The ‘Feedback’ column of the New Scientist has often voiced objections to up to claims, especially when used by the telecoms industry. For example, Virgin Media are reported to have promised “up to 50 megabit broadband speeds”, and then confusingly described this as “infinitely quick”.

A trawl through the New Scientist archive reveals that they themselves – inevitably – use up to in this rather vague way, in reports both on potentially beneficial scientific developments and on research that has dangerous implications.

These examples state the best possible results of a scientific discovery:

A type of fridge that can stay cool for up to 10 days without any power has been developed.

Combined with a conventional fan, the wind engines could increase microchip cooling by up to 250%.

A material that stores up to 40 per cent more energy and is less likely to overheat could be the answer.

But notice the use of modal verbs and phrases like can, might, could, and is less likely, which add to the essential vagueness of up to. Like advertisers, the New Scientist needs to qualify its statements, partly because its eye-catching reports are based on professional articles that were probably more sober in their claims (as well as being less accessible to a general readership).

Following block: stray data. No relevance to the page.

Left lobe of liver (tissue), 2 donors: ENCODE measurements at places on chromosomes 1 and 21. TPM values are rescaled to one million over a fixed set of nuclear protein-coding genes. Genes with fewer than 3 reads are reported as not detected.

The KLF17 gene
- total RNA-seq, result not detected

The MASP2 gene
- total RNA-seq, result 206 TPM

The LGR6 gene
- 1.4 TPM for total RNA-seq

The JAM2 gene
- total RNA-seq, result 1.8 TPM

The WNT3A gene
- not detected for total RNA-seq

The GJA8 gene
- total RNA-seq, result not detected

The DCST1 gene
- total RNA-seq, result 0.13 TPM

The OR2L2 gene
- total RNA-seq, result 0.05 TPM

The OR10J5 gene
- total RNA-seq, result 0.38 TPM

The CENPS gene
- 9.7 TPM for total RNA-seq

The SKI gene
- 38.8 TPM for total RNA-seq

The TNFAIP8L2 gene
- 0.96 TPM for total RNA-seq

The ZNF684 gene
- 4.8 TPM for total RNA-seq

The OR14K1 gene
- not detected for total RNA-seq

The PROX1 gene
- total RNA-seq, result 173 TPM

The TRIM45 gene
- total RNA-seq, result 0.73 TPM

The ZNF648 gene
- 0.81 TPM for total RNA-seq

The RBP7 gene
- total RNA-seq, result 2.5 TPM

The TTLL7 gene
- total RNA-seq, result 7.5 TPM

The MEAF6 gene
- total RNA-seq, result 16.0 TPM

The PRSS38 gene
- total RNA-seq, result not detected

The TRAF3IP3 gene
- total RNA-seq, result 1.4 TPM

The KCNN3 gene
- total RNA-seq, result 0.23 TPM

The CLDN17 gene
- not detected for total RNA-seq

The next examples report on more negative findings, or speculate on their worst possible effects; they are full of doom and dire predictions.

Up to 900 species of land bird at risk by 2050 [headline]

Northern Siberia’s thaw lakes are belching out up to five times as much methane as previously thought.

Air pollution is knocking up to nine years off some people in the UK, according to a new report.

Flooding in the country is set to increase by up to 40 per cent this century as global temperatures rise, the latest climate models suggest.

I’m sure you can think of other phrases with the same weight of implied meaning as up to. According to “the experts”, summarizes the New Scientist, limiting global warming is an achievable goal, and “could cost as little as one meal out, per person, per year”.  How much is that, exactly, and how does it compare with the length of the proverbial piece of string?

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Gill Francis


  • That’s an interesting read Gill. I’m glad that advertisers are brought to heel about how they use “up to”, but I wonder if there are any other up-tos that affect our lives? (Judges in courts might sentence a murdererer to “at least 25 years” in jail, but they don’t yet use “up to”.)

  • You’re right – they often say ‘a minimum of 25 years’, but not ‘up to’ as far as I know, and certainly not ‘as little as’.